Oh yeah, for sure. I’ve really been leaning into it lately. It’s honestly kinda subliminal to me, not really a cultural criticism or anything. If anything, it’s a critique on the inner workings of my brain. I don’t even realize I’m doing it, like It’s all just so engrained into my brain like some MK ultra shit. I guess that’s a very American thing, being force-fed pop culture, and stories of grandeur. There’s always a single polarized person achieving this hero status through some arbitrary measure of greatness. In that sense, I kind of think the way I usually use a singular image is very American, almost like brand advertising. And what’s more American than advertisement? One singular conglomerate manipulating an image to suit the wants of the consumer to maximize profit. I don’t know what I’m talking about, but yeah, I guess I’m into a type of Americana. Not sure if it’s in the traditional bread and butter sense, but yeah.
Flowers seem to have a tragicomic symbolism in your work, as in the scene where bundles of flowers spill out of a totaled car. Do you see flowers as symbols?
Well, I’ve done flowers before and Im still on the fence about how they look in my paintings. Specifically in the car painting with the flowers spilling out, I wanted to paint these cars being torn inside out. Not really about the car crash itself, but the wreck it leaves behind. I see beauty in the twisted metal. I think a lot of people look at them and think they’re violent, which I didn’t intend for them to be. But yeah, the flowers are kind of symbolic for blood and guts, (haha ok, maybe it is violent), but like if the car was a living creature, as it lay there twisted and broken, the flowers spill out of the passenger side door and pool up under the car.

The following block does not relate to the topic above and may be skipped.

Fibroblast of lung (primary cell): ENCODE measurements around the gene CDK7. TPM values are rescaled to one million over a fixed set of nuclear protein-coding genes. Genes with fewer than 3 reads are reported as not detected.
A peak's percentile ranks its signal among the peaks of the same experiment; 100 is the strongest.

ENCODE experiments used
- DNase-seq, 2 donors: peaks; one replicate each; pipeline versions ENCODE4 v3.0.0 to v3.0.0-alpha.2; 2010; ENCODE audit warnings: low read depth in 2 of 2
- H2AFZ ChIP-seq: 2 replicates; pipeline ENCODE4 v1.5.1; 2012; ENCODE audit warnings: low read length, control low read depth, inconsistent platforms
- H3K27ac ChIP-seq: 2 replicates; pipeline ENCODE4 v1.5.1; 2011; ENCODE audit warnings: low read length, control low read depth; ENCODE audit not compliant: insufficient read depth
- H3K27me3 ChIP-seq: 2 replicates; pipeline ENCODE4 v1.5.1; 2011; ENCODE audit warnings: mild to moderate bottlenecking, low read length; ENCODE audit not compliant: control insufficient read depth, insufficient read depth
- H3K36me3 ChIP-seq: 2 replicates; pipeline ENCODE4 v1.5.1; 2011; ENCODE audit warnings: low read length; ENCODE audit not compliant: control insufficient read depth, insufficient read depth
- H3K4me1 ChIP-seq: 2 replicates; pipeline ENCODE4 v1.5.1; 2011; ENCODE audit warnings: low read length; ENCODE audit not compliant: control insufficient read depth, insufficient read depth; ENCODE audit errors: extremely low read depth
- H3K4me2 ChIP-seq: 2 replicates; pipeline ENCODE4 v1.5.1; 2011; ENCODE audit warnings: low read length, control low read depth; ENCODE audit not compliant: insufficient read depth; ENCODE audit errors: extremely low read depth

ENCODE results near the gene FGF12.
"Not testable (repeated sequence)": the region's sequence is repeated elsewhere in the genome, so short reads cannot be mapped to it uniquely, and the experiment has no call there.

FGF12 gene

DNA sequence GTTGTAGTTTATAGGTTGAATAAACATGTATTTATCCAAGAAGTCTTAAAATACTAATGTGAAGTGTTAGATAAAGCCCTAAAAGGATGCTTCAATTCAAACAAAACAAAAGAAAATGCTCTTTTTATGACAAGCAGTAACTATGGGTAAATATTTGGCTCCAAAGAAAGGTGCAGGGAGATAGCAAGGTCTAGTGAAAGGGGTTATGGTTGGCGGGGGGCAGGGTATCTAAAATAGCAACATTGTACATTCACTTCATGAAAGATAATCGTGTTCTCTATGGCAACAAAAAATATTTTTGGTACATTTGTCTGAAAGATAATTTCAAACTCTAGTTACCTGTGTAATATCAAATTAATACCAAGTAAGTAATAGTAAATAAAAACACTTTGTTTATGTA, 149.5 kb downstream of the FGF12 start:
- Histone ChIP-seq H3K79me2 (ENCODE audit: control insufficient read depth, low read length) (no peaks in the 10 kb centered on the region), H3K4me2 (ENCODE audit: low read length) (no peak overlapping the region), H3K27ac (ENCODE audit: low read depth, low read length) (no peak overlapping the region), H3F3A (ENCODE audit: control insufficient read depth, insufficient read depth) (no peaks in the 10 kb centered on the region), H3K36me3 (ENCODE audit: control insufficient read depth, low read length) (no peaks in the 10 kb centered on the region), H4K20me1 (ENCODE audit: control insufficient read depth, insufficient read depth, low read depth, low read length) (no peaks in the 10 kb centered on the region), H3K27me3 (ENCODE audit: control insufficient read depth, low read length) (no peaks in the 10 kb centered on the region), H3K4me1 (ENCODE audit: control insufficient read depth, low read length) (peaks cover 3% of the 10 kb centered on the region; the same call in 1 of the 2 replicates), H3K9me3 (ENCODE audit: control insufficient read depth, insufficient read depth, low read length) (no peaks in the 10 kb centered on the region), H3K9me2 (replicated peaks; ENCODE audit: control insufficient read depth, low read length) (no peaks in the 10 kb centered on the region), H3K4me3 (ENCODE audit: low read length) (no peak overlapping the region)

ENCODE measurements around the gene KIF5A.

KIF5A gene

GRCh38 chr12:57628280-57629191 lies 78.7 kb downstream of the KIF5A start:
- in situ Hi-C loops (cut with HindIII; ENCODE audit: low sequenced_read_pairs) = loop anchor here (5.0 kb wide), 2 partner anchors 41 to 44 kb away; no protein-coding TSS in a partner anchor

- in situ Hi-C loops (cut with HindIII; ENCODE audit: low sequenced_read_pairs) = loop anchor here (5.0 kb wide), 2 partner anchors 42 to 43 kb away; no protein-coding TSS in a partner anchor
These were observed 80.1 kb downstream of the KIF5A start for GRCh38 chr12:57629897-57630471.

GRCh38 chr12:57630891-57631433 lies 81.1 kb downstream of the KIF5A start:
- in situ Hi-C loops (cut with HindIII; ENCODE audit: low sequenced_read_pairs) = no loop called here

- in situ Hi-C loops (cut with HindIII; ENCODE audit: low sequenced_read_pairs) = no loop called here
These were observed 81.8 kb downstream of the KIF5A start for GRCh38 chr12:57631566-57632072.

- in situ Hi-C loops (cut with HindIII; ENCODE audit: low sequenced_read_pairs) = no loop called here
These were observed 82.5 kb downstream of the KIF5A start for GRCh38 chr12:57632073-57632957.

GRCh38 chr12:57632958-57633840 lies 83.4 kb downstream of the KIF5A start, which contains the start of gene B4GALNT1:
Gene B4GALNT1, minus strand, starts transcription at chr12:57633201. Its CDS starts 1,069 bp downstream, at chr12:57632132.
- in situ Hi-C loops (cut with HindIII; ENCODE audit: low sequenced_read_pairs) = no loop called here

Watermelons appear in several of your works, and often seem to have a humorous, ironic quality. Water also appears often, although you always paint it abstractly or cartoonishly, or, in the scene with the boat, there’s no water at all. What’s behind your interest in water and watermelons?